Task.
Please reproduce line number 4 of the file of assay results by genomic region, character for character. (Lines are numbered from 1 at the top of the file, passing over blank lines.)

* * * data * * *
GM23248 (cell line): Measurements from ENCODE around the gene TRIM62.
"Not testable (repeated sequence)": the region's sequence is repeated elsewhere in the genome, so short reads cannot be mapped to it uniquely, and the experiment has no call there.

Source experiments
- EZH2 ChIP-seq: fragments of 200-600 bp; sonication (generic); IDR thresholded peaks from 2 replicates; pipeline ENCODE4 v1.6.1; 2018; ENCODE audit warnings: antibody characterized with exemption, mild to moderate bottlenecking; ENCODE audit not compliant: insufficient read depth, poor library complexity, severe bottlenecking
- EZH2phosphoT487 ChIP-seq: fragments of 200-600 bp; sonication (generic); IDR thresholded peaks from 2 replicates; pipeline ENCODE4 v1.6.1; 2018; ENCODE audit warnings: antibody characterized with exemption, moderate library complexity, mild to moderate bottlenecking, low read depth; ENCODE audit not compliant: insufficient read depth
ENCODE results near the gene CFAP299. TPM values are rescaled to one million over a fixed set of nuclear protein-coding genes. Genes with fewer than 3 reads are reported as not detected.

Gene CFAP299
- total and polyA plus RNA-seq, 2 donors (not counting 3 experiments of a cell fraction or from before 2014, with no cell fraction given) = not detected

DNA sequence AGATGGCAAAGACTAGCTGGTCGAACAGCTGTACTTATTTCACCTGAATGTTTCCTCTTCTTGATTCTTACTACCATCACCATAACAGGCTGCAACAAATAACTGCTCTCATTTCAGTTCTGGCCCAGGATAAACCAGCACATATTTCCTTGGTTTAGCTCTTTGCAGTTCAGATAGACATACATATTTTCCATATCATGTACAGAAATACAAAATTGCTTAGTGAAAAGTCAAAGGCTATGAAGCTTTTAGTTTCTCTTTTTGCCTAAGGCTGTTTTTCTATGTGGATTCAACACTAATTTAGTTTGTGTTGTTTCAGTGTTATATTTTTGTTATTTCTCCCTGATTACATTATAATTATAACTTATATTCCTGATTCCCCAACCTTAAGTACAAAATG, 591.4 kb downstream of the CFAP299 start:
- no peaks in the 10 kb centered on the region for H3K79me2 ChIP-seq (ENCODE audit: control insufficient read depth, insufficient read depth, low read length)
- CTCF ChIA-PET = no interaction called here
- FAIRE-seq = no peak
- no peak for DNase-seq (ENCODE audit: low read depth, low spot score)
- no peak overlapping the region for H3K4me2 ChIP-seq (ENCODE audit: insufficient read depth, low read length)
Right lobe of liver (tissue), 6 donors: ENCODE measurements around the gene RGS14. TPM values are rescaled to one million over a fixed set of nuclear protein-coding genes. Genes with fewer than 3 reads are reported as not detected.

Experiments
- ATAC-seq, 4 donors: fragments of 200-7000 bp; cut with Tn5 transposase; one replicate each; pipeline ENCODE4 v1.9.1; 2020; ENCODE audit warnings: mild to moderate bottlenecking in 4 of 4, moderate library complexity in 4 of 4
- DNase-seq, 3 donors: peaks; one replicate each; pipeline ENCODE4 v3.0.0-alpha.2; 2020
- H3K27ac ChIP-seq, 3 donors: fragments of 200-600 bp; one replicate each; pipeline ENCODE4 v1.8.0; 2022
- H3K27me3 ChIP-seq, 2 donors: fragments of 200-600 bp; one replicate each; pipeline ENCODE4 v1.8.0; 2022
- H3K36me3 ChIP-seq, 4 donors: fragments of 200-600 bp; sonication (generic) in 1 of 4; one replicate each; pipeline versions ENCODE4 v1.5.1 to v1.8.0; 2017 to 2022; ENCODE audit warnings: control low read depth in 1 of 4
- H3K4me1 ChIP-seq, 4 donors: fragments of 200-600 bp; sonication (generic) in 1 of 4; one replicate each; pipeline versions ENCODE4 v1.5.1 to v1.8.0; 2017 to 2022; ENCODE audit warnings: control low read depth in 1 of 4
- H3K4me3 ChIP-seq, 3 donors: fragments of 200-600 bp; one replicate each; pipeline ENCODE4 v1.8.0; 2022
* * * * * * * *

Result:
- EZH2 ChIP-seq: fragments of 200-600 bp; sonication (generic); IDR thresholded peaks from 2 replicates; pipeline ENCODE4 v1.6.1; 2018; ENCODE audit warnings: antibody characterized with exemption, mild to moderate bottlenecking; ENCODE audit not compliant: insufficient read depth, poor library complexity, severe bottlenecking